The NVIDIA OpenCL SDK provides different implementations of the parallel reduction algorithm, which progressively make changes to the code for performance improvements. We have analyzed the first three of these implementations with our system. In the following, we investigate their branching behavior and the local memory accesses.

Implementation Version 1

The first step in the implementation of the device code loads global memory into local memory, to achieve efficient access of subsequent instructions. Then the parallel reduction is performend. This part is changed within the different implementations. Subsequently, the result is written back to global memory. This kernel has to be called several times to achieve the final result of the reduction.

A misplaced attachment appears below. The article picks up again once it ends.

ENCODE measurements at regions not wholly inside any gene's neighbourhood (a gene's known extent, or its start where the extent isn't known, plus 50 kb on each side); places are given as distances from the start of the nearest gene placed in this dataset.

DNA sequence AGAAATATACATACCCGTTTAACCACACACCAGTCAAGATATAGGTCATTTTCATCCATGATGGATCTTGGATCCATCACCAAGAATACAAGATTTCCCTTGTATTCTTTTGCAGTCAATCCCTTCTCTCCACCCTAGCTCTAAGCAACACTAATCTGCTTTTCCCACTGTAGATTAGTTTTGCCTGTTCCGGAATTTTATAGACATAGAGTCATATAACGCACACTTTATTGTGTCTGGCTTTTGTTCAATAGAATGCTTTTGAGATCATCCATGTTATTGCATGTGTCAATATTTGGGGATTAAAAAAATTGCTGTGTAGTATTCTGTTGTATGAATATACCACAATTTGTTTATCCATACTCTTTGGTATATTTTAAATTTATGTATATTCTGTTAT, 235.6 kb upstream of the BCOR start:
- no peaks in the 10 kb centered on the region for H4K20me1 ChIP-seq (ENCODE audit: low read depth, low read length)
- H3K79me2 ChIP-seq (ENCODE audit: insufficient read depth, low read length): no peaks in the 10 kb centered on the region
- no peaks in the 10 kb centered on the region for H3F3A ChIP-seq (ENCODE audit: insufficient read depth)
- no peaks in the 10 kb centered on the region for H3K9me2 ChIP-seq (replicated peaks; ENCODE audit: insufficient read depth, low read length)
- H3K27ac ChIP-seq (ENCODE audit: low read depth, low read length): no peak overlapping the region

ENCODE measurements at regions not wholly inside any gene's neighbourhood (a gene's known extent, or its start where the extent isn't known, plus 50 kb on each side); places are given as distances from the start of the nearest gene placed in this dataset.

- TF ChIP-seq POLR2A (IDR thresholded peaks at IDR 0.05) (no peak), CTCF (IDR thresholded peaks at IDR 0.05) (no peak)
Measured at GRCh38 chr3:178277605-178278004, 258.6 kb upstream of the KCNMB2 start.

Device Code

using Device; kernel reduce0(global float *g_idata, global float *g_odata, int n, int local_size) { // allocation of local memory local float sdata[local_size]; // ================== Load Shared Memory ================== int tid = get_local_id(0); int i = get_global_id(0); if (i < n) { // load from global memory into local memory sdata[tid] = g_idata[i]; } else { sdata[tid] = 0; } // synchronize local memory barrier(CLK_LOCAL_MEM_FENCE); // ================== Parallel Reduction ================== for (int s=1; s < get_local_size(0); s *= 2) { if ((tid % (2*s)) == 0) { sdata[tid] += sdata[tid + s]; } barrier(CLK_LOCAL_MEM_FENCE); } // ================ Write back to global mem ================ if (tid == 0) { g_odata[get_group_id(0)] = sdata[0]; } }